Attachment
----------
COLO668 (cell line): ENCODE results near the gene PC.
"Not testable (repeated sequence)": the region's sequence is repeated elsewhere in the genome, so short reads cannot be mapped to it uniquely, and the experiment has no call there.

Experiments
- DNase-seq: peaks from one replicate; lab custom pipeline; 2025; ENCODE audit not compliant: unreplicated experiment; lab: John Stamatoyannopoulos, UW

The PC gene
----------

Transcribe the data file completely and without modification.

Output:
COLO668 (cell line): ENCODE results near the gene PC.
"Not testable (repeated sequence)": the region's sequence is repeated elsewhere in the genome, so short reads cannot be mapped to it uniquely, and the experiment has no call there.

Experiments
- DNase-seq: peaks from one replicate; lab custom pipeline; 2025; ENCODE audit not compliant: unreplicated experiment; lab: John Stamatoyannopoulos, UW

The PC gene